The sports anchors there gave him the frank but tough advice he sorely needed to get ahead: If you want to be on TV, you've got to find a way to be on TV.
He stepped a rung lower on the media ladder and did just that, by taking a job at a local cable access station. Although it was a far cry from where he wanted to be, Fleishman knew he had to fill in one huge blank in his resume---a great demo tape. His one regret leaving college was that he didn't have one and the cable station weekly news show gave him a chance to report, and even anchor.
For months he worked every night gathering sports stories for the newscast. And because he still had to make ends meet, Fleishman worked as a part-time data entry clerk during the day.
Fleishman routinely jumped at other opportunities others would scoff at, working at a second local cable news show. He did a two-night-a-week stint as a TV sports producer, creating content for on-air personalities back in Providence, while also anchoring an early-morning show at WBSM in New Bedford, a small city radio station.
Sports jobs are typically a 2-11 p.m. shift, he said. But for the radio, he had to be up by 3 a.m.
"I was burning the candle at both ends, but I was doing something I love," he said.
What the jobs lacked in glamour, they made up for in experience. Fleishman helped cover the Red Sox first World Series Win. And when the Patriots made their second Super Bowl run, Fleishman was right there with them. He was shameless in his pursuit of experience, but his goal was always clear---to be a sports anchor in New England.
After months of working in the trenches, Fleishman found himself at a crossroads. He admitted he had limited himself by not looking outside his hometown media market, so he made a bittersweet decision.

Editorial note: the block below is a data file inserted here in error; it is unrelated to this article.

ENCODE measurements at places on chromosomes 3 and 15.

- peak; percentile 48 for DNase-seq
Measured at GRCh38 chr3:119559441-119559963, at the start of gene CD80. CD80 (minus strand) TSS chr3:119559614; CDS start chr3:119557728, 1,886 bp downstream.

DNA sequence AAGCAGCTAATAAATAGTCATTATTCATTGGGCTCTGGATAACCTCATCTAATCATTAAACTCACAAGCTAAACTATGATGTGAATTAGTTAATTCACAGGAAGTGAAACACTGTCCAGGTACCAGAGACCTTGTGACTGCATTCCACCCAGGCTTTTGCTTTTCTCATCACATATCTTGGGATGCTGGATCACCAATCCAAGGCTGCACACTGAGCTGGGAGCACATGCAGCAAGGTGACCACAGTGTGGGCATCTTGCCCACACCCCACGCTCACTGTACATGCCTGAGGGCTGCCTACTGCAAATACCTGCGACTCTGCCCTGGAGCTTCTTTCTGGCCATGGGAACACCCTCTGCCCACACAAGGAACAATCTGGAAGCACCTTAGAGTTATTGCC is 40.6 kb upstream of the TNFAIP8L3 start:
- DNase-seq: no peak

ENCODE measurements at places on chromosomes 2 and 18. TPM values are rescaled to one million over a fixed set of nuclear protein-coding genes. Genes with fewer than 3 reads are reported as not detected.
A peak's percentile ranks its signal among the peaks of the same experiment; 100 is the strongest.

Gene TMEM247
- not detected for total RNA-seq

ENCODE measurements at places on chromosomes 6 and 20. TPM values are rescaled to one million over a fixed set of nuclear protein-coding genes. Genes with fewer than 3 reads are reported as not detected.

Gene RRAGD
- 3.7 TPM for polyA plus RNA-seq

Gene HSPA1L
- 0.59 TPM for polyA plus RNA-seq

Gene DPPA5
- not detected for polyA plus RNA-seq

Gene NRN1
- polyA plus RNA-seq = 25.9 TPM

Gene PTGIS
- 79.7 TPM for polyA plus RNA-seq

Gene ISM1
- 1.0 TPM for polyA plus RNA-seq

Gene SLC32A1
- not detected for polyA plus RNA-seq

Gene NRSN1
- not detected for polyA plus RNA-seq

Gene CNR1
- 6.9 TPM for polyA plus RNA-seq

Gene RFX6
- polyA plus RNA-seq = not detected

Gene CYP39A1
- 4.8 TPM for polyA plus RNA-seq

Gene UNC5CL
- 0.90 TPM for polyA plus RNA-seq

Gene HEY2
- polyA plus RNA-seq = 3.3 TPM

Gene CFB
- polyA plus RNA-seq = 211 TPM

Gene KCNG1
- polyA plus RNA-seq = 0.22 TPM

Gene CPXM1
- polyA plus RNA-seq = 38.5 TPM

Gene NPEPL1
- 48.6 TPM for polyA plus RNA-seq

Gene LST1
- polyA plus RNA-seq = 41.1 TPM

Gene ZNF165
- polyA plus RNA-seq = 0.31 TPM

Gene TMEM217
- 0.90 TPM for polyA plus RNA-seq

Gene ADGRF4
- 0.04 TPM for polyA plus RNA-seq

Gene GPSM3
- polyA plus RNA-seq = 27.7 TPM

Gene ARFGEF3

"I decided then and there I was sending my tapes out across the country," he said.
Someone on the West Coast took notice. Fleishman soon found himself working as the number three anchor, behind the nightly desk and weekend desk jobs in Eugene, OR. It was the break he needed.
"You need to go away and come back," said Fleishman. "I was too arrogant to do that. I thought I was good enough. It wasn't about being good, it was about getting out there, doing reps and getting better."
While in Oregon, Fleishman won several awards for his work, including two Associated Press Awards and even a Sportscaster of the Year award. After four years of on-air reporting and anchoring, he felt confident he was ready to return to New England's more competitive media market.
He sent a tape out to WCAX in Burlington even though Fleishman admits it was a lateral move professionally. What was Burlington's edge? It was back home in New England, the place Fleishman really wanted to be. Near friends, near family and immersed in the teams he loved.
"I'm at a point, for the first time ever, I haven't considered what I want to do next. I'm settling into a lifestyle."
While the draw of Boston media still peeks over the horizon, Fleishman said his career in Vermont offers all the positives, but none of the drawbacks to a "big market" television station.
"I'm not in a rush right now," he said. "I'm a weekend sports anchor in New England. Not many people can say that."